In talking with a paint supplier some years back, I mentioned the graffiti harvesting project in its infancy.
“I fucking hate graffiti” he said to me.
I explained to him that graffiti writers informally discuss the various types of paint available on the market – which brands cover well, which colors match up best or are most consistent. Writers talk about how paint doesn’t dry on a cold car and tends to run while it dries almost instantly on a hot car. They talk about the tooth of the surface of the cars, its ability to accept paint, and their preference for different types of cars and colors to paint on.
He was fascinated to learn that they were dealing with some of the very same issues he dealt with on a daily basis.
The dislike of graffiti from the railroaders is understandable. Safety stands top of the list. The loss of revenue from cars unable to operate for a lack of legible reporting ID stings. The willingness of someone to “piss someone else’s property” (per one comment) irks those who own the cars.
“Count me as one who prefers it go away.”
It’s hard for railroaders to understand graffiti writers and their motivation.
We get it.
Personally, I never wrote on a desk in school. I can’t imagine painting the side of a building, a billboard or much less the side of a freight train.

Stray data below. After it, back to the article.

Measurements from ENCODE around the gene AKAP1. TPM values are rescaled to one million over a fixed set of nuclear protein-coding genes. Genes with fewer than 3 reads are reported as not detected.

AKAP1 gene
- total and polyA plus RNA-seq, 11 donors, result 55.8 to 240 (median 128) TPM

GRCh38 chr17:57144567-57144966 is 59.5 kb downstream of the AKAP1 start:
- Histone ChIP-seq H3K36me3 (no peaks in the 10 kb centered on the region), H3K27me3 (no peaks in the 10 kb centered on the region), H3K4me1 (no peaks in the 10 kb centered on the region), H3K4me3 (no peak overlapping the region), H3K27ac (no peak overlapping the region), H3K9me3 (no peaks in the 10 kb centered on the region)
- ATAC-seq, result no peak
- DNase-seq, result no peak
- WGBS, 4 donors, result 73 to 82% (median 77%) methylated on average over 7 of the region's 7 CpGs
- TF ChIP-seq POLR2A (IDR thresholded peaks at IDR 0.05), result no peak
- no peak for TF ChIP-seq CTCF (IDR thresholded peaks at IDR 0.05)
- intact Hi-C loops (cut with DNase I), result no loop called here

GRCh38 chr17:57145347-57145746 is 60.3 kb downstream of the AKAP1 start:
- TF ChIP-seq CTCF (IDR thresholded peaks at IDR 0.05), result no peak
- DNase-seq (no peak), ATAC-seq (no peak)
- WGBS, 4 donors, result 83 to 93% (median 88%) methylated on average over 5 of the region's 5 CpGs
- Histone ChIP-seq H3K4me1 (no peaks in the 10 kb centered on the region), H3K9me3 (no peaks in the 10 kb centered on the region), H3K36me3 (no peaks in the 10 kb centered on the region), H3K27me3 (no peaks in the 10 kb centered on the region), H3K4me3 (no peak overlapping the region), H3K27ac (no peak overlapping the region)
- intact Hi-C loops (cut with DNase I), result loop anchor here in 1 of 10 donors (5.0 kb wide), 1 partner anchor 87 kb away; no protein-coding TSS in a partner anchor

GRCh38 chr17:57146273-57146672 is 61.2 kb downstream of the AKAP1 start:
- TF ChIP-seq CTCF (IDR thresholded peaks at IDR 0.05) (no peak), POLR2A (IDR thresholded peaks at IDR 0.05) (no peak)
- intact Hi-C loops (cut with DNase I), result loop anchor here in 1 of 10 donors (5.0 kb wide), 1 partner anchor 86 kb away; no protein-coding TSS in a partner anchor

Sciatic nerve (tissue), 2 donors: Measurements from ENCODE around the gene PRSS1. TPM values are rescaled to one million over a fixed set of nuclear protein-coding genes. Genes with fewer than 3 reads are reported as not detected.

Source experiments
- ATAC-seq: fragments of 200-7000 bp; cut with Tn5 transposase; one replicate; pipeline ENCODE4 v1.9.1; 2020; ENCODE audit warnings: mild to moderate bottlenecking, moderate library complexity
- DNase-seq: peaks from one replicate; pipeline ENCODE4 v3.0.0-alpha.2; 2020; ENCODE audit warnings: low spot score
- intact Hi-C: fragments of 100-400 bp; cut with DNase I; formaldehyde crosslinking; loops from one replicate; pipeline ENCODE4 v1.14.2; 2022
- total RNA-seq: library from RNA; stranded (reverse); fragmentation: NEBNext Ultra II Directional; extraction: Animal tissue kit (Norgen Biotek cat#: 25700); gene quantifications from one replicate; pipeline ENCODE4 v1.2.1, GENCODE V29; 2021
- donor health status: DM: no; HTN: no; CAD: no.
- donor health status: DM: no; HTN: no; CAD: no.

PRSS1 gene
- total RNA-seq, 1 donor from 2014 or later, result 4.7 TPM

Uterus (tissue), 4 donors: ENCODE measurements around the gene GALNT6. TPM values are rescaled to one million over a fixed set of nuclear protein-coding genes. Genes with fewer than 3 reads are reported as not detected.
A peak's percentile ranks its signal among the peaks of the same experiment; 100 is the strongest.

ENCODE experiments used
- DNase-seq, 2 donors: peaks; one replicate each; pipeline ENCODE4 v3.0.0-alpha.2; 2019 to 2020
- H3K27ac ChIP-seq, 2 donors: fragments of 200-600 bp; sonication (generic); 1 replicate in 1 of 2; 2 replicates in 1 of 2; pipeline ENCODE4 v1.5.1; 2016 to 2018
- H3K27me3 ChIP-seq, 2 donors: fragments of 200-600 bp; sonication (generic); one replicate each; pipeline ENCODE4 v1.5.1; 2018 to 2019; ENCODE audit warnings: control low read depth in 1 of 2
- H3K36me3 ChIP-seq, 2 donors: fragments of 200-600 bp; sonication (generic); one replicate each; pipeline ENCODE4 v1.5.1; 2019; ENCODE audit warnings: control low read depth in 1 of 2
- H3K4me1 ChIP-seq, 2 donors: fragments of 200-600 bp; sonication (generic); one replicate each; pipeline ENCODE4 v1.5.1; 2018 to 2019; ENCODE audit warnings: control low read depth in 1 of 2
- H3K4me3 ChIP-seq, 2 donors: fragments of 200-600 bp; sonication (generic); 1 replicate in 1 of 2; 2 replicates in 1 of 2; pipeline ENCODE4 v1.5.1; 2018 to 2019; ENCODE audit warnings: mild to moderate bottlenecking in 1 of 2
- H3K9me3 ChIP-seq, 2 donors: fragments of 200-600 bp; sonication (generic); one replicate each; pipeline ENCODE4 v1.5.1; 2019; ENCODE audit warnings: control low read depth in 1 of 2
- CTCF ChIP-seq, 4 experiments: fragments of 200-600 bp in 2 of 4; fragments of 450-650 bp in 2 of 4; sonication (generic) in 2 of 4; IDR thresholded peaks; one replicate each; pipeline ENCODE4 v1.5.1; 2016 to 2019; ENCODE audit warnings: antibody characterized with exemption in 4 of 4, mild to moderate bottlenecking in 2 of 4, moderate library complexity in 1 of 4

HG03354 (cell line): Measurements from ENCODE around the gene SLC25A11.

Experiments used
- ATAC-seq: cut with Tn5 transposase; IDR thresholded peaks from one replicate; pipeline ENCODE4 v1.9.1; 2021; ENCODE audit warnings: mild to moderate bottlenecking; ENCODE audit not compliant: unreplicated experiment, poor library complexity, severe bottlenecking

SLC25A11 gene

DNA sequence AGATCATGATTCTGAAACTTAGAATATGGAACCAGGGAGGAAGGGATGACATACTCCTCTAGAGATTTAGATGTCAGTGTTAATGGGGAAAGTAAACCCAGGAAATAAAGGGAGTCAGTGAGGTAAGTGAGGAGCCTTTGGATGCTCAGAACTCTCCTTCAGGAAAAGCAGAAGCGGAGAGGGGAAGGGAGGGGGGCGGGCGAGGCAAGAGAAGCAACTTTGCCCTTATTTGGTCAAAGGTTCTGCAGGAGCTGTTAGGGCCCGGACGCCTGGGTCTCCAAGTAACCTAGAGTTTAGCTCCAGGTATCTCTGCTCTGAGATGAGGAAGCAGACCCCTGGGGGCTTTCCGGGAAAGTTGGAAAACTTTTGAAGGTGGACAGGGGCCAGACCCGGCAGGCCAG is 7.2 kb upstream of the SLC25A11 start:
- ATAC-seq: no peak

People don’t like what they don’t understand.
Remember, some of these graffiti artists are railroaders themselves.
“This is so awesome Robert! Nice work. Very cool to see those huge panels up on the wall.”
And while to many a railroader there may be nothing more beautiful than a freshly painted livery (I’ve heard that from many a railroader), perhaps there’s a message coming from the rest of the community.
A graff writer sees these massive industrial Soviet-era looking rusted boxes rolling through the worst part of town as a blight on the landscape of their city.
Their reaction is to paint them to make them look more interesting.
Graffiti flies in the face of safety.
True. Very true.
Yet, graffiti serves as a reminder.
The railroad industry (our company included) dedicates a great deal of effort to safety in the form of training and preparation to make sure our people stay safe out on the rails.
We all annually retrain on safety.
There are constant reminders in the form of Safety First catch phrases and the hi-viz clothing to which we have all become so accustomed.
So if you’re a railroader hate on, but be better informed.
It’s impossible to be vigilant 24x7x365.
Let the graffiti remind you of that.
Let it remind you that massive yards of cars are left unattended for days, weeks, months on end.
Let it remind you that despite all of the safety training and preparation, something can still slip through the cracks.
Let it prompt you to be vigilant and keep safety front of mind.
Every time you see those brightly painted boxcars rolling past your station, know that there is still something else we can do to be safer on the rails.